Facebook's decided to stick with its preferred version of the BSD license despite the Apache Foundation sin-binning it for any future projects.
The Foundation barred use of Facebook's BSD-plus-Patents license in July, placing it in the “Category X” it reserves for “disallowed licenses”.
Facebook's BSD+Patents license earned that black mark because the Foundation felt it “includes a specification of a PATENTS file that passes along risk to downstream consumers of our software imbalanced in favor of the licensor, not the licensee, thereby violating our Apache legal policy of being a universal donor.”
Developers who didn't fancy that work therefore kicked off a GitHub thread calling for Facebook to change React's licence.
But despite describing the situation developers face as “painful”, Facebook's engineering director Adam Wolff has explained that The Social Network™ won't be changing anything.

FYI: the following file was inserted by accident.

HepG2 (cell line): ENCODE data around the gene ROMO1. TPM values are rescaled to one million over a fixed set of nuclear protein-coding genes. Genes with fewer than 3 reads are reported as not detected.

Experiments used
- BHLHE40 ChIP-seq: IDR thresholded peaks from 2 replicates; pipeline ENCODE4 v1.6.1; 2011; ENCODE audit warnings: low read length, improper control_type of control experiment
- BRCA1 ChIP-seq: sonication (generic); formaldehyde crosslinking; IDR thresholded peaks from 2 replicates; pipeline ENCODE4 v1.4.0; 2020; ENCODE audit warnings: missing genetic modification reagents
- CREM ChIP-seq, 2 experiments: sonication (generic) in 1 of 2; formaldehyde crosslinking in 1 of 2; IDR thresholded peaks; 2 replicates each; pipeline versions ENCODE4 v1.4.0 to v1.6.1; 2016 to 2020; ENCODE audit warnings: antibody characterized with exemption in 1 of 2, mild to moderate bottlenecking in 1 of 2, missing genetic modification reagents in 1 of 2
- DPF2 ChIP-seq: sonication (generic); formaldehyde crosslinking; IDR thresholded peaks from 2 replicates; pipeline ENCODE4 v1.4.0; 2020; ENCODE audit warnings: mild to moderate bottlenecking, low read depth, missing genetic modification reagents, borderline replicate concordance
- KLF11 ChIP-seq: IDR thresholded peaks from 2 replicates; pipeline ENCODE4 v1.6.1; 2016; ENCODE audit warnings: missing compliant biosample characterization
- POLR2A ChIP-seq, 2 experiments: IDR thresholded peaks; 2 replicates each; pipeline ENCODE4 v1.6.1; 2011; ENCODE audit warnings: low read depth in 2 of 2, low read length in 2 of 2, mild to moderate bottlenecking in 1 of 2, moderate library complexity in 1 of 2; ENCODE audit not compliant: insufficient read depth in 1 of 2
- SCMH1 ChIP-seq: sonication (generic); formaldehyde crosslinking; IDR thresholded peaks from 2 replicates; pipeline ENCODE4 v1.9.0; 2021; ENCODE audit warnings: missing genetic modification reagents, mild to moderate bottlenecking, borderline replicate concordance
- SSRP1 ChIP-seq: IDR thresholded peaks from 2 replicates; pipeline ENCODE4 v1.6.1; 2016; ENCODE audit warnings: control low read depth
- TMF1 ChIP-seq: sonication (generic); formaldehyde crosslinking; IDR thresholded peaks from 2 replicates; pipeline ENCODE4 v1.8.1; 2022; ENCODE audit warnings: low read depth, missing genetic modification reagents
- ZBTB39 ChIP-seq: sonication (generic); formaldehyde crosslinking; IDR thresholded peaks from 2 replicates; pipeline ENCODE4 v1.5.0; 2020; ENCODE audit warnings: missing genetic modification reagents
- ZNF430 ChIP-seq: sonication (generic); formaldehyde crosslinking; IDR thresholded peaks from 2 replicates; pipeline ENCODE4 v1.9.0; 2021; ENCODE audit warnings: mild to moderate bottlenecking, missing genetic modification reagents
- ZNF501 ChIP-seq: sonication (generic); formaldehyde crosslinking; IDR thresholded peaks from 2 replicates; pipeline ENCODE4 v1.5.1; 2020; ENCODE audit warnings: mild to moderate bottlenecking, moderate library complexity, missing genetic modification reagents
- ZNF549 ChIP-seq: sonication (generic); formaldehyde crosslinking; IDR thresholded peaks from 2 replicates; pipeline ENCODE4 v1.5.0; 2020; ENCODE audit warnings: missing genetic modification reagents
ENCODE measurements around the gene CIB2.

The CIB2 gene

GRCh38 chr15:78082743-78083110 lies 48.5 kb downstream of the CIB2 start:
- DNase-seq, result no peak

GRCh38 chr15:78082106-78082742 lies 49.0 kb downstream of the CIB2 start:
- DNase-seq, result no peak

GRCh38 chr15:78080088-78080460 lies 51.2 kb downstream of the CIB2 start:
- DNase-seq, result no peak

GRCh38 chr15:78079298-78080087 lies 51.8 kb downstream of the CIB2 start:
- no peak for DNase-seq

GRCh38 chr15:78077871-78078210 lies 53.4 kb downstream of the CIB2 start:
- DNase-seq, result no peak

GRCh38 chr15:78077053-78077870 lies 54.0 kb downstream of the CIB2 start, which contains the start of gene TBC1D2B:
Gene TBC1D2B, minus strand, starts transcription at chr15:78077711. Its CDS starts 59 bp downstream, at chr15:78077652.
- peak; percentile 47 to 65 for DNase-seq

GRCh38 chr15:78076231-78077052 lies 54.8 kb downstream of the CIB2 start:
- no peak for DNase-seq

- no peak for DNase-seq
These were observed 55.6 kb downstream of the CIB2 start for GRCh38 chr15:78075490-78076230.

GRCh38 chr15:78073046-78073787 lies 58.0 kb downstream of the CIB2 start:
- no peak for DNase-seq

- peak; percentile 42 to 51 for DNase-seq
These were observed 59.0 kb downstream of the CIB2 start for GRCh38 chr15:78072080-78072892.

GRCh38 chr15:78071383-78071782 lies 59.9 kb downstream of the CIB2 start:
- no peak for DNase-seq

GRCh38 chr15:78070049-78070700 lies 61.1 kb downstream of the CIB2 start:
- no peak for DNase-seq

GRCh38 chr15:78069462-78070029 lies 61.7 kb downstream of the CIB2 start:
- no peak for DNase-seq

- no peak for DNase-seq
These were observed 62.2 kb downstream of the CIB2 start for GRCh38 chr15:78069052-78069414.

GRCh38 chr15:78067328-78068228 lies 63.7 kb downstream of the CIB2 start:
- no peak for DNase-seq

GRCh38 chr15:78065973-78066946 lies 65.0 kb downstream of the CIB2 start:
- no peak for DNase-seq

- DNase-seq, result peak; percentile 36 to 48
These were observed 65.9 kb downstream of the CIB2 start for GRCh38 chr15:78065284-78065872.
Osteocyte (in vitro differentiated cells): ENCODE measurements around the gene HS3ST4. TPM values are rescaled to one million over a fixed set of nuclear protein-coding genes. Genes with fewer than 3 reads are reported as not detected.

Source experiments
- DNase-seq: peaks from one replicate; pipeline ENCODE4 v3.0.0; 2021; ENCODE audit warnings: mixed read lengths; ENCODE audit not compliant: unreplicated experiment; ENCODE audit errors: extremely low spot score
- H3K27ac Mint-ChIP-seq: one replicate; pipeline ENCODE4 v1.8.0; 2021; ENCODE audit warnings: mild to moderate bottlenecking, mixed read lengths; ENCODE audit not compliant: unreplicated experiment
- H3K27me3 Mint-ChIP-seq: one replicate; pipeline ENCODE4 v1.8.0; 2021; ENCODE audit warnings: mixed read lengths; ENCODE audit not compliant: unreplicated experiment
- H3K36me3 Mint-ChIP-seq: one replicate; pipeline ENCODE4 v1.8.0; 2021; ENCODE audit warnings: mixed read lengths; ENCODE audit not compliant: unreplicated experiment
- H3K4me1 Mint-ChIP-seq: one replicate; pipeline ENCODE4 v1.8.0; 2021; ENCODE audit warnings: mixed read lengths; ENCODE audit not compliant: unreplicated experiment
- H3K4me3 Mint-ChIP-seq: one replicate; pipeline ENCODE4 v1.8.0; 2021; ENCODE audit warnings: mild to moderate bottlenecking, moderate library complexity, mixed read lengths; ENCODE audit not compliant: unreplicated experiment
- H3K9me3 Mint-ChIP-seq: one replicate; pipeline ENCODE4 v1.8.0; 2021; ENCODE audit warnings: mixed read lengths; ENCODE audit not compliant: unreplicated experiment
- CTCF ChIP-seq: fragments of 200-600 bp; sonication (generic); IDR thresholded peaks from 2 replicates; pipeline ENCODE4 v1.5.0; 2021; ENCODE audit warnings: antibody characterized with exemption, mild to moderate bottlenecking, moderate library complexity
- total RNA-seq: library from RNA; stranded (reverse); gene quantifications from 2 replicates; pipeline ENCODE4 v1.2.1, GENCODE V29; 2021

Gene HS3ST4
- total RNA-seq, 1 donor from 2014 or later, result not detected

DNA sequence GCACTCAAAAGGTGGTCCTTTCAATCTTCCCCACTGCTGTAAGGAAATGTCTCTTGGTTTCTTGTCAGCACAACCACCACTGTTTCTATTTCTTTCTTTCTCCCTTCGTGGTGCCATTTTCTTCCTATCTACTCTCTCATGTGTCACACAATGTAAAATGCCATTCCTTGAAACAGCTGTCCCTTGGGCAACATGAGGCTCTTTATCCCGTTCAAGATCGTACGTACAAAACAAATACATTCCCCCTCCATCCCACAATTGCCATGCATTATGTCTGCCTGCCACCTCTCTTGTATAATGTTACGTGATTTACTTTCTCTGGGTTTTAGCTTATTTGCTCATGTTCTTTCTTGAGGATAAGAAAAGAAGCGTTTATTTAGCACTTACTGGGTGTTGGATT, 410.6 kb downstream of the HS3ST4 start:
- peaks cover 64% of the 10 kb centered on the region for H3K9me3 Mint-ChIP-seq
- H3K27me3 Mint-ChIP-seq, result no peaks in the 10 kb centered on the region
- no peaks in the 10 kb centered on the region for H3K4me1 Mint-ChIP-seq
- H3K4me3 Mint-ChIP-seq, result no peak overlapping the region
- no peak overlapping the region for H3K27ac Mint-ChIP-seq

Wolff's asserts that Facebook adores open source and likes to give as good as it gets, but says “As our business has become successful, we've become a larger target for meritless patent litigation” that sucks up time and money.
Facebook could have walked away from open source, he says, but instead “decided to add a clear patent grant when we release software under the 3-clause BSD license, creating what has come to be known as the BSD + Patents license. The patent grant says that if you're going to use the software we've released under it, you lose the patent license from us if you sue us for patent infringement.”
Wolff says Facebook believes “that if this license were widely adopted, it could actually reduce meritless litigation for all adopters, and we want to work with others to explore this possibility.”
As Facebook likes its license and feels it is commercially necessary to keep The Social Network™ in the world of open source but out of legal strife, Wolff says the company won't change it. Discussions with Apache about a compromise have “come up empty”.
“We recognize that we may lose some React community members because of this decision,” Wolff writes. “We are sorry for that, but we need to balance our desire to participate in open source with our desire to protect ourselves from costly litigation. We think changing our approach would inhibit our ability to continue releasing meaningful open source software and increase the amount of time and money we have to spend fighting meritless lawsuits.” ®